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Introducing: Julien Camellini

While most were hitting everything in sight and pinging themselves into all sorts of shapes on the top half of the Fort Bill course back in June, Monsieur Camellini was tackling the top half of the Fort Bill as if it was a stretch of fire road. Both wheels glued to the ground, smooth as you like, kind of reminded me of someone…

Hardly surprising as he hails from Beaulieu-sur-Mer, which puts him smack bang in French Downhill Mafia country.

As he’s just been signed by Commençal Oxbow, to join Anne-Caroline Chausson, Romain Saladini and Stephane Girard (Nico Vouilloz’s trainer), we thought it would be a good time to catch up with the twenty one year old.

Descent World: Last season did not start too well at Fort William?

Julien Camellini: It was my first world cup with the Q-bikes DH prototype and I did a good semi final but in the final run I had a flat just before the intermediate.

DW: You seemed very positive when I spoke to you afterwards though?

JC: Yes, because I managed to do a perfect run at the top, I felt really good on the bike and I knew that if I had no problems on the course I could make a top six or seven. That’s why I was very confident!

DW: Your results at the European World Cups were pretty solid with top ten finishes?

JC: I am very happy with those two European World Cups. In Les Deux Alpes, it was a horrible race with a lot of pedalling, but I was prepared for that and I got my best results in a World Cup with sixth place. In Schladming I made an incredible mistake at the start, I lost the pedals in a hole and I lost like 2.5 seconds. I very much liked this race and I felt I could surely get a podium there.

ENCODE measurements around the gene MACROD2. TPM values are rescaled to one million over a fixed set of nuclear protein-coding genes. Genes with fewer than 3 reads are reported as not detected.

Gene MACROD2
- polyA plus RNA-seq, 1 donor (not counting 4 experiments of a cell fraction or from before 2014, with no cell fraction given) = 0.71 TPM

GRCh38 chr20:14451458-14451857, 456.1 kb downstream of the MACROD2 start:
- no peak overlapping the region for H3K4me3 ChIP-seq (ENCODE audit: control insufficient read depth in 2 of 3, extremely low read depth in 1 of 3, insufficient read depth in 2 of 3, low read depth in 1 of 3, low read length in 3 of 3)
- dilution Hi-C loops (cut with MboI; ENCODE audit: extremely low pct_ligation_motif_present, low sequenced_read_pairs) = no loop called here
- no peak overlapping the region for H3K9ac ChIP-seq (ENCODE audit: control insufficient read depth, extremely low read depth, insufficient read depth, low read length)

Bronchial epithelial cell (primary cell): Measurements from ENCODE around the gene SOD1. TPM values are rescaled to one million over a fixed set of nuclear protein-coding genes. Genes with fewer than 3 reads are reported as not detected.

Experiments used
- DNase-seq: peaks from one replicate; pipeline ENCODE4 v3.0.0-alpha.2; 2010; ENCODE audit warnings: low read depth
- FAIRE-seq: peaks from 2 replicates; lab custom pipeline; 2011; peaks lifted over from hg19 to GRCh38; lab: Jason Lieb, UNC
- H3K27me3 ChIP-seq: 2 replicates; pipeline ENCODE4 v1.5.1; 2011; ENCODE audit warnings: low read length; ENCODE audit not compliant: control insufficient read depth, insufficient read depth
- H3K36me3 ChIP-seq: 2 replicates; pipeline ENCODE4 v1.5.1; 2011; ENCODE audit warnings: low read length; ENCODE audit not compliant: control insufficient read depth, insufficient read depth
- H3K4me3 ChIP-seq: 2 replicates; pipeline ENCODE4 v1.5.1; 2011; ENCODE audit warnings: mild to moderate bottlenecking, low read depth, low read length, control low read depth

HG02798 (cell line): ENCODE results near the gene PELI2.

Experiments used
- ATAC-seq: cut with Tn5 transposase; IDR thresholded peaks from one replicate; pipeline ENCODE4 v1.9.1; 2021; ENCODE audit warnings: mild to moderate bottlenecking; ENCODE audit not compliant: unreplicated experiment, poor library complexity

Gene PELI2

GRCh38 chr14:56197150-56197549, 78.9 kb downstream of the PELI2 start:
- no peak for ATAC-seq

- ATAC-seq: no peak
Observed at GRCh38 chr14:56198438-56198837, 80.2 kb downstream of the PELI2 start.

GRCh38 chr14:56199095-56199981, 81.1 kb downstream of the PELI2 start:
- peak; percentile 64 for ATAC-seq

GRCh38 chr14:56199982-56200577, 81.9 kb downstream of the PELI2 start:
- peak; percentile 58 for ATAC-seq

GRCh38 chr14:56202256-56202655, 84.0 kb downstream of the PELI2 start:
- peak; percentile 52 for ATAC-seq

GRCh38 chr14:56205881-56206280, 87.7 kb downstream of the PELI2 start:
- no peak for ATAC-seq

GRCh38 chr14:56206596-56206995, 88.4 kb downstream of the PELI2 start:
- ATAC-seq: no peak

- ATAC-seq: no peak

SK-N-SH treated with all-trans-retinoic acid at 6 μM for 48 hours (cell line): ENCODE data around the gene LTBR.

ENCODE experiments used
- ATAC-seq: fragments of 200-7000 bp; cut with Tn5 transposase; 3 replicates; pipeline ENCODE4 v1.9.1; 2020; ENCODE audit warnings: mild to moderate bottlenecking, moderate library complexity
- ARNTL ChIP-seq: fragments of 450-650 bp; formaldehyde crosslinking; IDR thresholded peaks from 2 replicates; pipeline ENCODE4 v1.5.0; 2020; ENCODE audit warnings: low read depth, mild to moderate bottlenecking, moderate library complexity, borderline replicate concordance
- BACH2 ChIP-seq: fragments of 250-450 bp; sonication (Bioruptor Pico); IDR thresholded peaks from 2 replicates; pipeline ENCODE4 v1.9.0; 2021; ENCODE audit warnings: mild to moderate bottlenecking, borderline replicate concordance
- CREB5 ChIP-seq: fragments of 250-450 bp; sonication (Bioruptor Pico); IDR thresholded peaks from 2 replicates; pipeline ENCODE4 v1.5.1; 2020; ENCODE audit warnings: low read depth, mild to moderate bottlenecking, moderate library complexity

DW: Was the Les Deux Alps World Cup disappointing, with no spectators watching?

JC: Yes, it’s very important for us and for the sport that spectators come.

DW: What happened at the Canadian rounds (Calgary & Mont Sainte-Anne)?

JC: In Mont Sainte-Anne I had no feelings on the course; it was trial course, so slippery and very dangerous. In Calgary I had mechanical problems at the training and I couldn’t solve it.

DW: The Worlds was pretty good for you (7th and second French rider)?

JC: It‘s a satisfaction for me because it was in France and we had a big pressure. The course was great, very fast, and the spectators fantastic.

DW: I guess a massive crowd in Les Gets made up for Les Deux Alps?

JC: Sure

DW: I saw Nico (Vouilloz) hanging about at the Worlds, was he helping out the French team?

JC: No, he was just there to support us; he was very excited about the race.

DW: You rode for his Vouilloz racing team; did you learn a lot from him?

JC: Nico is a professional, he always prepared for everything... His bikes were prepared for every kind of course, with only the best.

DW: What was it like working with Nico, as most people think of him as a very quiet person? Is there another side to him that the public don’t see?

JC: Nico is a quiet person, but he is also a guy who likes to have fun.

Down and dirty at Fort William 2005

DW: The French team always seem to be really well prepared for the World Championships does it help your confidence going into a big race?

JC: The French team has a very good structure thanks to Manu Huber. That’s why the French team has good results.

DW: The French team hotel seemed a bit cut off and away from things when compared to the Aussies who were staying at Le Boomerang?

JC: Manu (Huber) decided to choose this hotel because we wanted to be cut off all the pressure. I think it was the good solution because the press was everywhere.